SEATTLE: Boeing afternoon rolled out the first 787 Dreamliner, over the weekend, to be delivered to launch customer All Nippon Airways, decked out with the blue and white colours of the Japanese airline.
Boeing presented the plane to ANA executives and crew under clear skies at its Everett factory north of Seattle. The first domestic flights are set to start in Japan in September.
“The plane is being certified to the highest FAA standards,” said Scott Fancher, vice president and general manager, 787 programme. “But the real focus of the travelling public will likely be on customer satisfaction and the elegance of the flight.”
The 787 Dreamliner is a lightweight airplane that promises 20 percent greater fuel efficiency to operators than similarly sized planes. Boeing says as much as 50 per cent of the primary structure will be made of composite materials instead of aluminium.
Aviation experts expect Boeing to apply the technology to future airplanes.
The interior of the first aircraft includes 264 seats – 12 business and 252 economy - with personal television sets, roomier seats, an automatic toilet with a wash function, more storage, an arched entry way with a beverage bar, dimmable windows and larger lavatories.
Boeing, the world’s second-largest plane maker after Airbus, is about three years behind schedule in delivering the first 787 largely because of snags in the unusually complex global supply chain.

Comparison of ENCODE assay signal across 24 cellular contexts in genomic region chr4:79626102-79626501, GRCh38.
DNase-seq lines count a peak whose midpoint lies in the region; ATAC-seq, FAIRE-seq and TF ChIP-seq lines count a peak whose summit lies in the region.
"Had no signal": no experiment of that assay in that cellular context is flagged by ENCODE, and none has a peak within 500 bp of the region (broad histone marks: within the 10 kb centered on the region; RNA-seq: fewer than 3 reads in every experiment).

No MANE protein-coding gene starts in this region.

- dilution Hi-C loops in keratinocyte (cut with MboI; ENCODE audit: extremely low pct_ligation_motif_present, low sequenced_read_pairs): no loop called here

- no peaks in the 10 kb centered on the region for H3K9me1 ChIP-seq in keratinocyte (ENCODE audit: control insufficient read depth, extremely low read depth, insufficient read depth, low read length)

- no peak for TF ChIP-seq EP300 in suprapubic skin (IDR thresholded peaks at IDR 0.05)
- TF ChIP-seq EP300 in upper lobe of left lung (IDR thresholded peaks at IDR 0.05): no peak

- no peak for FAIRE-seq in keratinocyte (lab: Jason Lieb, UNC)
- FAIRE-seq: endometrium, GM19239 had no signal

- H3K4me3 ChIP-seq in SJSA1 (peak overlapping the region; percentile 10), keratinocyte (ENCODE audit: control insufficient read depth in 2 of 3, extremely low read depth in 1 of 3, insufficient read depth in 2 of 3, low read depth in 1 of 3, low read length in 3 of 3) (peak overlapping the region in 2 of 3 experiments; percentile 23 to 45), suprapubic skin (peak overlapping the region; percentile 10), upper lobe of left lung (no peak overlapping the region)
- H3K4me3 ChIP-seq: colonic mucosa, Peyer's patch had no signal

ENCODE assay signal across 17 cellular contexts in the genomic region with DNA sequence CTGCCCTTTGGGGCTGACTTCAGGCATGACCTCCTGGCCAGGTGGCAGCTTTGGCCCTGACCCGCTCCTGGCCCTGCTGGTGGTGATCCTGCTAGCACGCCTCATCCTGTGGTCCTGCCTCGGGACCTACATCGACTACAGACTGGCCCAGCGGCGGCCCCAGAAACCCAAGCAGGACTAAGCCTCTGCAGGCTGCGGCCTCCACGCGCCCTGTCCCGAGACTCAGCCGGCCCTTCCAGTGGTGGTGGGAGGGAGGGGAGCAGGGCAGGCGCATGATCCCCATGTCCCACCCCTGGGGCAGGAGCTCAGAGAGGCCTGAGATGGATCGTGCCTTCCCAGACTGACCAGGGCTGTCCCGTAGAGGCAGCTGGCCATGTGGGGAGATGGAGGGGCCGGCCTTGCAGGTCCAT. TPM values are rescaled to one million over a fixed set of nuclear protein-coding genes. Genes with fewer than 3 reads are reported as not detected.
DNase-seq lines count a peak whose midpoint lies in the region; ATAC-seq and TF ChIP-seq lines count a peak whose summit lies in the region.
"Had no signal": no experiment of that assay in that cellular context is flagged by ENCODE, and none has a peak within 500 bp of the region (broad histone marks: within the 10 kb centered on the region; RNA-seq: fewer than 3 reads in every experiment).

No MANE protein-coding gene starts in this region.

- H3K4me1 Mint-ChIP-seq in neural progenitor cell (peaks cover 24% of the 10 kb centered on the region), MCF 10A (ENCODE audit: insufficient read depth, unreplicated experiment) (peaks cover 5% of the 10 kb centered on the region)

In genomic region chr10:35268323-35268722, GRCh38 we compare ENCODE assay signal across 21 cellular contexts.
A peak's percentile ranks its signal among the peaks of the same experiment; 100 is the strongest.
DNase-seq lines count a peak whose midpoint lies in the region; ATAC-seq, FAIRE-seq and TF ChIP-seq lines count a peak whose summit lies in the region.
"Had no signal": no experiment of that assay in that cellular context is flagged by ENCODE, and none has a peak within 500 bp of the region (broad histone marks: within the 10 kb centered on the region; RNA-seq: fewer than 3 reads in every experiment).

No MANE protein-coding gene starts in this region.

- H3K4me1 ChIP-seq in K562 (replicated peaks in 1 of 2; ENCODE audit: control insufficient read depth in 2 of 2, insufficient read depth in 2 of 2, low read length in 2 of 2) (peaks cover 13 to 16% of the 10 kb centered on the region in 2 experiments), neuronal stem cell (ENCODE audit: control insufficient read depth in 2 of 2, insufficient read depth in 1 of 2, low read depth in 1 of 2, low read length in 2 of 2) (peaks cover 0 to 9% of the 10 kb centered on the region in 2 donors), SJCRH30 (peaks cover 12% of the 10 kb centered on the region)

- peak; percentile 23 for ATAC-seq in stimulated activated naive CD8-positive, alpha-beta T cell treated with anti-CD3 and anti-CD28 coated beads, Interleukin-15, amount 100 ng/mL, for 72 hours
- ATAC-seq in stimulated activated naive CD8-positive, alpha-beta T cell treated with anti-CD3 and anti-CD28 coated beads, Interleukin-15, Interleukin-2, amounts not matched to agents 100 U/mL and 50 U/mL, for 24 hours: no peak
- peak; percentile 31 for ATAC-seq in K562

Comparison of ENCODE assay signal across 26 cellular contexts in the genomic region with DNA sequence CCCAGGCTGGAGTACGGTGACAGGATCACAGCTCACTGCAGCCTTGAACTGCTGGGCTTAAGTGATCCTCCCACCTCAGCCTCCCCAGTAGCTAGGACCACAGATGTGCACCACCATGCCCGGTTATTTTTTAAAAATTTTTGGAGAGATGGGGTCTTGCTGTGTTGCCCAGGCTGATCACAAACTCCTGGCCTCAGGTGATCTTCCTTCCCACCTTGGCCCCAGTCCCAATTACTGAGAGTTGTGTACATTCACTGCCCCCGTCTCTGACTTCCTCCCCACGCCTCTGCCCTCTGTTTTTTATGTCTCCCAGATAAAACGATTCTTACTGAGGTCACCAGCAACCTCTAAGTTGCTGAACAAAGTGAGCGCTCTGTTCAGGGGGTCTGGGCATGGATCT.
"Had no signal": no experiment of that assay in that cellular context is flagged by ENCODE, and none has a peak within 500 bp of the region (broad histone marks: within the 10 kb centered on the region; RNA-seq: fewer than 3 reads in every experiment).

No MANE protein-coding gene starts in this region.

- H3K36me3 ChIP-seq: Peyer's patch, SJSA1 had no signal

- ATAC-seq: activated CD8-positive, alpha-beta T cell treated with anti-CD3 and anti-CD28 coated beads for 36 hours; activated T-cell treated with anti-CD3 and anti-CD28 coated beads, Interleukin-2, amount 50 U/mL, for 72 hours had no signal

The 787 is almost finished with flight tests and is set for delivery to ANA in September.
Boeing has taken 827 orders for the Dreamliner, a record number for a Boeing plane still in development. ANA has ordered 55 Dreamliners. The planes list for about $200 million.
Boeing is developing two versions of the Dreamliner. The first version, the 787-8, will carry 210 to 250 passengers on routes of 7,650 to 8,200 nautical miles. A second version, the 787-9, will carry 250 to 290 passengers on routes of 8,000 to 8,500 nautical miles.
Boeing also has been talking about a third, larger variant, the 787-10, and says it is seeing strong airline interest in the plane.
Published in The Express Tribune, August 8th, 2011.
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This could eventually turn out to be a great aircraft but the troubles Boeing has faced bulding it have been legion. Everything from parts that don't fit to in-flight fires.